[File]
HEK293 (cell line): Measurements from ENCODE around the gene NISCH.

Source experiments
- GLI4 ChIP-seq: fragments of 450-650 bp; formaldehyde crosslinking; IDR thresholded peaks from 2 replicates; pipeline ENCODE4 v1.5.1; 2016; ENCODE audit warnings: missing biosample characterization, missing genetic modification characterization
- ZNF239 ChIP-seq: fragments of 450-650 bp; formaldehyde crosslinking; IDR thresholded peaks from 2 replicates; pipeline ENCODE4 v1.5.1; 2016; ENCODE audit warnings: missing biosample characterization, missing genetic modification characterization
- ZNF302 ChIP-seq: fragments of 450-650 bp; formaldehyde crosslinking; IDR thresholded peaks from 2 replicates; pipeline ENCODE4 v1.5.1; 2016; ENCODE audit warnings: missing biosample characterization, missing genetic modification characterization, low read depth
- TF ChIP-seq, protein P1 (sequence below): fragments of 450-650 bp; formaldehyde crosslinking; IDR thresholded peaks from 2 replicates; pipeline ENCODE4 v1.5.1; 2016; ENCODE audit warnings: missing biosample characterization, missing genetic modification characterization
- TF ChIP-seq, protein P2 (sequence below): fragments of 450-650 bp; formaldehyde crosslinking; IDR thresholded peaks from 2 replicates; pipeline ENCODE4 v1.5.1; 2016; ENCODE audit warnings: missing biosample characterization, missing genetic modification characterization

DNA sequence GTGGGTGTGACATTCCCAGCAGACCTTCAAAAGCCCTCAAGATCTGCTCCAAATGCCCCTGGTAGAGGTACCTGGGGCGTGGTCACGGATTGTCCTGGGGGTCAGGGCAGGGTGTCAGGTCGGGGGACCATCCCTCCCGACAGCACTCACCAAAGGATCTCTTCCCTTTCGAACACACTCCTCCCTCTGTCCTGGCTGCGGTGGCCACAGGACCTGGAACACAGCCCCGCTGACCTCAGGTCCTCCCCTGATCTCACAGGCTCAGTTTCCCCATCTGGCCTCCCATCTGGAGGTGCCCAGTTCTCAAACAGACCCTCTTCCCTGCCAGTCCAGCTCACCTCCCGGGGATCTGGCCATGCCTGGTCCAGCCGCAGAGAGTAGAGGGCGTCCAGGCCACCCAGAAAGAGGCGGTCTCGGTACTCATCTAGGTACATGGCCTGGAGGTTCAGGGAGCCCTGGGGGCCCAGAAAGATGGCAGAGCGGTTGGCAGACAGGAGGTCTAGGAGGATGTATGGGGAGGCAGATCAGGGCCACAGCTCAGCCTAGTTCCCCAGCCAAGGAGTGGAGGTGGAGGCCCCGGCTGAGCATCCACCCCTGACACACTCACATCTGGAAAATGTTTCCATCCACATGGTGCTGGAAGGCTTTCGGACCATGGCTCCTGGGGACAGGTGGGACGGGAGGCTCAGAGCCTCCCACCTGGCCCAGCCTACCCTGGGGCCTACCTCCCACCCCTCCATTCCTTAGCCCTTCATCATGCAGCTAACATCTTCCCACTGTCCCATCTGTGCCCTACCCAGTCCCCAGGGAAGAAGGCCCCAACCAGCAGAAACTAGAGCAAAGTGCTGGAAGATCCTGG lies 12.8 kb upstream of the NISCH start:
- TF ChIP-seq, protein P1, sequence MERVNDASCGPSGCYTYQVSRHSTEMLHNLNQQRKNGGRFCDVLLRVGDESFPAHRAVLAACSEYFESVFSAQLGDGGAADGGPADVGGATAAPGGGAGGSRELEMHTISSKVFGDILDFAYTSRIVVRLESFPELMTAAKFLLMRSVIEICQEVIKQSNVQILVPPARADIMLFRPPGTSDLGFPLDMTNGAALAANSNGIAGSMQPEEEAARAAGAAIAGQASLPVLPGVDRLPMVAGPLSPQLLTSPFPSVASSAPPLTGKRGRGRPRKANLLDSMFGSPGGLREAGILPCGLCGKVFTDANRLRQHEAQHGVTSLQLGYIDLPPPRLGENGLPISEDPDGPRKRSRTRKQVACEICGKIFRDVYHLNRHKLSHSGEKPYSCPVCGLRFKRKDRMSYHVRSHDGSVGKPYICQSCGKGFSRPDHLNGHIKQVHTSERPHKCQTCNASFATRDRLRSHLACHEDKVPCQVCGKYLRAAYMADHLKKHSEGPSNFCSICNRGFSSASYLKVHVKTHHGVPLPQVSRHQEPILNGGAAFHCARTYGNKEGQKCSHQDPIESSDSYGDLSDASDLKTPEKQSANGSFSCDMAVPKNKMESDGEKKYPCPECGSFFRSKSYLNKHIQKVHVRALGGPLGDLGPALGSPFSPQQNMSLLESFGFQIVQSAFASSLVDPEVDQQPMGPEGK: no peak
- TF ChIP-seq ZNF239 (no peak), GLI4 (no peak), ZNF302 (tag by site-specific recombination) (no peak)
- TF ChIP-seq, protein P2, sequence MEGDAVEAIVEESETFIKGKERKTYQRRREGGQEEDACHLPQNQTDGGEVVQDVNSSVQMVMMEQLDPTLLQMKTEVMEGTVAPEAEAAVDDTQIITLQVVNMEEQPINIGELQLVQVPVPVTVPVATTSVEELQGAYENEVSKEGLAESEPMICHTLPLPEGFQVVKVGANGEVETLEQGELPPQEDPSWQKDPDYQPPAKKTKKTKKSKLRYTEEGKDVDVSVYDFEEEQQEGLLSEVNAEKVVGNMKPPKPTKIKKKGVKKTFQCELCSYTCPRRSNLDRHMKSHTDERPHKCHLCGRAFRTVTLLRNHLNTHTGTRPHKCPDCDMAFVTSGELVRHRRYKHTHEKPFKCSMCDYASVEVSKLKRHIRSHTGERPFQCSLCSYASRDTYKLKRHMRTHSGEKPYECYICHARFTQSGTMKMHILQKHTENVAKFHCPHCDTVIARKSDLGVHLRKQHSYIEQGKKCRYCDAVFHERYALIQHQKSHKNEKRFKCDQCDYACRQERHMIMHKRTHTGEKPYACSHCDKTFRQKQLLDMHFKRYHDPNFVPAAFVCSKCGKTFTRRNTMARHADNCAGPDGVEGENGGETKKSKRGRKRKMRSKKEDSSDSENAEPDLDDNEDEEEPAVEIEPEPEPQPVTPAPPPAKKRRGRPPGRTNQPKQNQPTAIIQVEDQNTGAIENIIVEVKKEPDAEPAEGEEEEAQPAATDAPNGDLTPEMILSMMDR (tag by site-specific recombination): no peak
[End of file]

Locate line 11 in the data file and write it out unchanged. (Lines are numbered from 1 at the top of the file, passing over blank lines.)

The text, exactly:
- TF ChIP-seq, protein P2, sequence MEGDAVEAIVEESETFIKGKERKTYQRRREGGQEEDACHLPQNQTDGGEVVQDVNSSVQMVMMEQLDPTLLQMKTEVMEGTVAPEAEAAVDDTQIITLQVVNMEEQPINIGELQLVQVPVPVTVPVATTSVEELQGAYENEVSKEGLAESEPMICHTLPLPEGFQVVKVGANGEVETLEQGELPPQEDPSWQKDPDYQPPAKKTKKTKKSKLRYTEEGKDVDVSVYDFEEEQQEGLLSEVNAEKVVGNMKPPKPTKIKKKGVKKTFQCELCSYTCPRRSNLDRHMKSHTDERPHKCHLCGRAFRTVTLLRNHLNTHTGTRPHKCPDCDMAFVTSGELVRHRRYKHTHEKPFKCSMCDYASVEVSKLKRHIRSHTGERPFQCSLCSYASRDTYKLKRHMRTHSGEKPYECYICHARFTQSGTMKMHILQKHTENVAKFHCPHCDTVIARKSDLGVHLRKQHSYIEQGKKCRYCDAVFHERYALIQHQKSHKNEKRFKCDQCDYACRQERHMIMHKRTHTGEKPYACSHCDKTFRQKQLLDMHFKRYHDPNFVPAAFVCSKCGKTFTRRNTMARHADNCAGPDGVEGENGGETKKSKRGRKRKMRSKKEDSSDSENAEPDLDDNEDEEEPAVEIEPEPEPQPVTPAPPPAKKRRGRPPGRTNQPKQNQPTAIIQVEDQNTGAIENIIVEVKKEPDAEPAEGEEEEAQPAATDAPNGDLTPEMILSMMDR (tag by site-specific recombination): no peak